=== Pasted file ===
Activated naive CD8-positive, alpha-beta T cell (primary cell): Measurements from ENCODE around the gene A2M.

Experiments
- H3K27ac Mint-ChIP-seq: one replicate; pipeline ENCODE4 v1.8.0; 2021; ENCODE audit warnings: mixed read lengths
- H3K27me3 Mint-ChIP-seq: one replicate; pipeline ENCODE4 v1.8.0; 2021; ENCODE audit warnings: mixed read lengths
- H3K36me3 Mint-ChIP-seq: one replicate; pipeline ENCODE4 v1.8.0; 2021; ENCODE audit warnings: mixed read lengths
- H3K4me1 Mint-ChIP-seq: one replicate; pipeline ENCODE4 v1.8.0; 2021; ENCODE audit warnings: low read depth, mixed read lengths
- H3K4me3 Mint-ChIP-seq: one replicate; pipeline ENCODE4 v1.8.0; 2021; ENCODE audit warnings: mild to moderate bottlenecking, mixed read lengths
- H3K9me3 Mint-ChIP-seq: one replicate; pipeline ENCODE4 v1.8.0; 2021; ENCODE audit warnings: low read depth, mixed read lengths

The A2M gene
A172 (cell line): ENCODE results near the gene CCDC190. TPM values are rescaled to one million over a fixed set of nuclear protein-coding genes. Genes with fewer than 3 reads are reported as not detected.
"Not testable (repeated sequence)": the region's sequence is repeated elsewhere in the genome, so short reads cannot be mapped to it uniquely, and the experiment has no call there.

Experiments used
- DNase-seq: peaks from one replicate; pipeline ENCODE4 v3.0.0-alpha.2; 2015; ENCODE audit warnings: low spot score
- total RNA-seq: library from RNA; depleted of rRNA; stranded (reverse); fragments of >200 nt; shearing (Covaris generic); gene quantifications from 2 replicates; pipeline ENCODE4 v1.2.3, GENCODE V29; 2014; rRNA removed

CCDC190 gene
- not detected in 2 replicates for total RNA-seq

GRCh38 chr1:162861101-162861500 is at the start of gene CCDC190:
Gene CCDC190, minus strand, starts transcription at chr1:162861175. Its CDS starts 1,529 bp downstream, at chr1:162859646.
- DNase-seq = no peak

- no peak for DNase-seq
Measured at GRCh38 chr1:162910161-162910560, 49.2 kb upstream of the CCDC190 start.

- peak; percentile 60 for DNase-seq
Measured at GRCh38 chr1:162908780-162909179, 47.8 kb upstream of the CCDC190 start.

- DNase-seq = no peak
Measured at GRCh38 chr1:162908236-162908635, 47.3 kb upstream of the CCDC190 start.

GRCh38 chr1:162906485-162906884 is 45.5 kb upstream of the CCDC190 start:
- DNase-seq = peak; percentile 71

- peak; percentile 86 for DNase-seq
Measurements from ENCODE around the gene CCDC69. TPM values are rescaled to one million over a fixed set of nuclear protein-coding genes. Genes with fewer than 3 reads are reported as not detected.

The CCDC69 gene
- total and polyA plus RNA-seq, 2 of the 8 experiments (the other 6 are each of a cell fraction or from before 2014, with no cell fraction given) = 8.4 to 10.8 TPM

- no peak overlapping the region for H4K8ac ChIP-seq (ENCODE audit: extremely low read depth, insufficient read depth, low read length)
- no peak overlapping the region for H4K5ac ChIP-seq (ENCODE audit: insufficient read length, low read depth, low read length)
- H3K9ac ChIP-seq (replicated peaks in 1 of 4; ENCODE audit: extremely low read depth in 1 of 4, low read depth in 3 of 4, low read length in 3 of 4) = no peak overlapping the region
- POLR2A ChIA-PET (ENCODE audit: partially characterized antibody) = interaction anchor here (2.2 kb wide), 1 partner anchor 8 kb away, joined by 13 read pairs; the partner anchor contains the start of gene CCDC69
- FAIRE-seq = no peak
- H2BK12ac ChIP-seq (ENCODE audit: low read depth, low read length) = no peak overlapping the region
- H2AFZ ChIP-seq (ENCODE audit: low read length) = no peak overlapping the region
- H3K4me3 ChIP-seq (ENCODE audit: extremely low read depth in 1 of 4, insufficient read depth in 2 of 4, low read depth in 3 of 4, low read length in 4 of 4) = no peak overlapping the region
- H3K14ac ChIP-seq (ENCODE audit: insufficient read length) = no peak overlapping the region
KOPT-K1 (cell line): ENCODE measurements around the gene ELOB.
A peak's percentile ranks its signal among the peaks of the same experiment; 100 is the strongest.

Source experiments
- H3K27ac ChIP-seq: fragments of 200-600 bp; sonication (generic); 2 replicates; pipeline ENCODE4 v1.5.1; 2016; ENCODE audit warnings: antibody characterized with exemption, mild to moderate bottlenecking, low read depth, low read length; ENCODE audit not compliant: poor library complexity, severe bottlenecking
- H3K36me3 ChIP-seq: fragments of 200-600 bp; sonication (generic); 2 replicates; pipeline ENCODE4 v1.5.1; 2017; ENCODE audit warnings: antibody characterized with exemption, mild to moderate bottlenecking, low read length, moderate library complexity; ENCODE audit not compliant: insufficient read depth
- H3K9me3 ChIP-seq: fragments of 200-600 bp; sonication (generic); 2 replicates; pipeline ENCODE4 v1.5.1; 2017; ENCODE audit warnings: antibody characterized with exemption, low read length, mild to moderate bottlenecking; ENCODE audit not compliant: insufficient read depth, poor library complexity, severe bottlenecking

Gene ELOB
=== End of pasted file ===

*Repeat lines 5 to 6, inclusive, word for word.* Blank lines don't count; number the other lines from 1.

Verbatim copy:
- H3K36me3 Mint-ChIP-seq: one replicate; pipeline ENCODE4 v1.8.0; 2021; ENCODE audit warnings: mixed read lengths
- H3K4me1 Mint-ChIP-seq: one replicate; pipeline ENCODE4 v1.8.0; 2021; ENCODE audit warnings: low read depth, mixed read lengths